By Eric Raskin
“Obsession” is a word that has a negative connotation attached to it. It conjures up images of stalking, of Glenn Close boiling bunny rabbits.
But there are also good obsessions. Juan Manuel Marquez has been obsessed for the past three years with fighting Manny Pacquiao a third time, and now that he has the fight, he’s obsessed with officially defeating the man he feels he’s already defeated twice. It’s this unyielding desire to prevail that (a) gives Marquez a better chance of winning than any of Pacquiao’s other recent opponents and (b) all but guarantees a fan-friendly fight.
HBO analyst Emanuel Steward, who will be providing color commentary on Saturday night, called this Marquez’s “dream fight,” a bout he’s been intently focused on for the last three years. He added that when fighters land their dream fights, “they usually take advantage of them.”
If the first two fights are any indication, Marquez will not concede defeat until Pacquiao knocks him unconscious.
“Marquez is so tough,” marveled former fighter Micky Ward, who knows a thing or two about toughness. “He fights better when he’s hurt, and that’s a great trait, you know? I thought [Arturo] Gatti was the closest thing in boxing to Jason [Voorhees, from the Friday The 13th movies]. Then I saw Marquez get up three times against Pacquiao.”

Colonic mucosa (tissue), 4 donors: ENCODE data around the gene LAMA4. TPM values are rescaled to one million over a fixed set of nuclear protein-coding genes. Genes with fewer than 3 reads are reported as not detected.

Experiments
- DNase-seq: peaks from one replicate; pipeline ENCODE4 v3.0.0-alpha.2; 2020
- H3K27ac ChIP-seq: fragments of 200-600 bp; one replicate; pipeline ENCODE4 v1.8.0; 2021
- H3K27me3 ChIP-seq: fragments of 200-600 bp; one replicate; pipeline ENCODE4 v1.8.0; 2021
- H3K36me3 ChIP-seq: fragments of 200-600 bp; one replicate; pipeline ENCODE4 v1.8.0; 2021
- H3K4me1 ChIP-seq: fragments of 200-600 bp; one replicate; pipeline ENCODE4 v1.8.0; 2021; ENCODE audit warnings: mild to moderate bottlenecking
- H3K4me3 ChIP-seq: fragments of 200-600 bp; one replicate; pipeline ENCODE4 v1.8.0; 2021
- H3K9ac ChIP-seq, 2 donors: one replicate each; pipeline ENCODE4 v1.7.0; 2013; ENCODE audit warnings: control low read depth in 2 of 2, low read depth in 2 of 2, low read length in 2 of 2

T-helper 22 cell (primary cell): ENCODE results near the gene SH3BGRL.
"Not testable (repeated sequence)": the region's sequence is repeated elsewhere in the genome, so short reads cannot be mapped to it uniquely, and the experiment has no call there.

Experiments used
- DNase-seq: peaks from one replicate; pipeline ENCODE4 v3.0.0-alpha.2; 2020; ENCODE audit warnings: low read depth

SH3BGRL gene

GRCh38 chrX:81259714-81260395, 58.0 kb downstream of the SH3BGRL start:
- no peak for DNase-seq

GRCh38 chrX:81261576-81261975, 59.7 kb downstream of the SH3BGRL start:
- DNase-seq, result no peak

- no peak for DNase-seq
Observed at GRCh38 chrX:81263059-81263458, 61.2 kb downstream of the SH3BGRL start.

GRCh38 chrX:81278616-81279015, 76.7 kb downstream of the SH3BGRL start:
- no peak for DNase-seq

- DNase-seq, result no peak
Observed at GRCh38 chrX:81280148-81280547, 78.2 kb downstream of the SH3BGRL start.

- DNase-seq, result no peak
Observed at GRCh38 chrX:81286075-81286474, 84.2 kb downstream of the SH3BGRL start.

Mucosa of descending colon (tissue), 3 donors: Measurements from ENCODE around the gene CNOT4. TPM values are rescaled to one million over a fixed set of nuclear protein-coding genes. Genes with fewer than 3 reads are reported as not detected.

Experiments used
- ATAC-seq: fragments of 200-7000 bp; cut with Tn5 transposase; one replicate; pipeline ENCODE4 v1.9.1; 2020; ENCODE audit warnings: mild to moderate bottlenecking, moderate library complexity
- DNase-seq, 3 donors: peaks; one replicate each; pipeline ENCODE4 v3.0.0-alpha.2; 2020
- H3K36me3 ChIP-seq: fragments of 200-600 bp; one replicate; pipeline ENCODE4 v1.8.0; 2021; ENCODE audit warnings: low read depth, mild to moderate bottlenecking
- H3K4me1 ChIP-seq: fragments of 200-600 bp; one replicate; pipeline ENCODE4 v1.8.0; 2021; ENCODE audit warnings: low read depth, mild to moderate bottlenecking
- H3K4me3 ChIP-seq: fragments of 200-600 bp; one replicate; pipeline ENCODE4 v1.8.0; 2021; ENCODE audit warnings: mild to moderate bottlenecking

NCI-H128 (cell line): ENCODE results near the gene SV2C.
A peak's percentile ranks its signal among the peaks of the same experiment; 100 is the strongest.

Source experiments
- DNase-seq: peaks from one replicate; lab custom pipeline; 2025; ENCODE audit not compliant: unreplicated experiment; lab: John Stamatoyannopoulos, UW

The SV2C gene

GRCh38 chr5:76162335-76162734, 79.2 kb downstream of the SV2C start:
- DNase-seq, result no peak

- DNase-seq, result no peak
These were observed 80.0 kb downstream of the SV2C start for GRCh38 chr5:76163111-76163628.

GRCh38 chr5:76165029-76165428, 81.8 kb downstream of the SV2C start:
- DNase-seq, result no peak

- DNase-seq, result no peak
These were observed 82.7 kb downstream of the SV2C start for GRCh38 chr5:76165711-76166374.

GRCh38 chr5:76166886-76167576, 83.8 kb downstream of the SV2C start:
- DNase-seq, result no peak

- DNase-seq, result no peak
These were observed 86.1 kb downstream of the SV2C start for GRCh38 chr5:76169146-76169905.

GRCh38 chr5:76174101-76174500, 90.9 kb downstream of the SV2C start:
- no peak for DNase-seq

Though Marquez is a sure-shot first-ballot Hall of Famer, he still believes he has a lot to prove. When he fought Pacquiao the first time, in 2004, he had yet to achieve the sort of stardom that his Mexican compatriots Marco Antonio Barrera and Erik Morales had. When he fought Pacquiao the second time, in ’08, he had an upset loss to little-known Chris John to erase from boxing fans’ minds. Coming into Saturday’s third crack at Pac, Marquez is out to redeem himself for a one-sided defeat to Floyd Mayweather.
That’s part of why Steward is predicting another all-out war.
“These guys can’t be boring, because they’re both guys who want to get instant revenge right away for every punch, they both want to have the final say-so,” Steward said. “And remember, Manny got wobbled in those first two fights too. It’s drama anytime these two guys fight. I just can’t see this being a bad fight. There’s a lot of pride involved.”
Pacquiao was asked this week whether it’s a mistake to bring emotion into a fight, as it seems Marquez will. “I think sometimes it’s a mistake,” Pacquiao said. “But sometimes it’s good for a fighter to do that.”
Whether it’s good for him or not, Marquez will fight with some degree of emotion this weekend. He was obsessed with getting a third shot at Pacquiao. And he’s obsessed with finally getting credit for a win over him.
That’s great news for fans of offense-oriented action, regardless of whether it helps or hurts Marquez’s chances of springing the upset.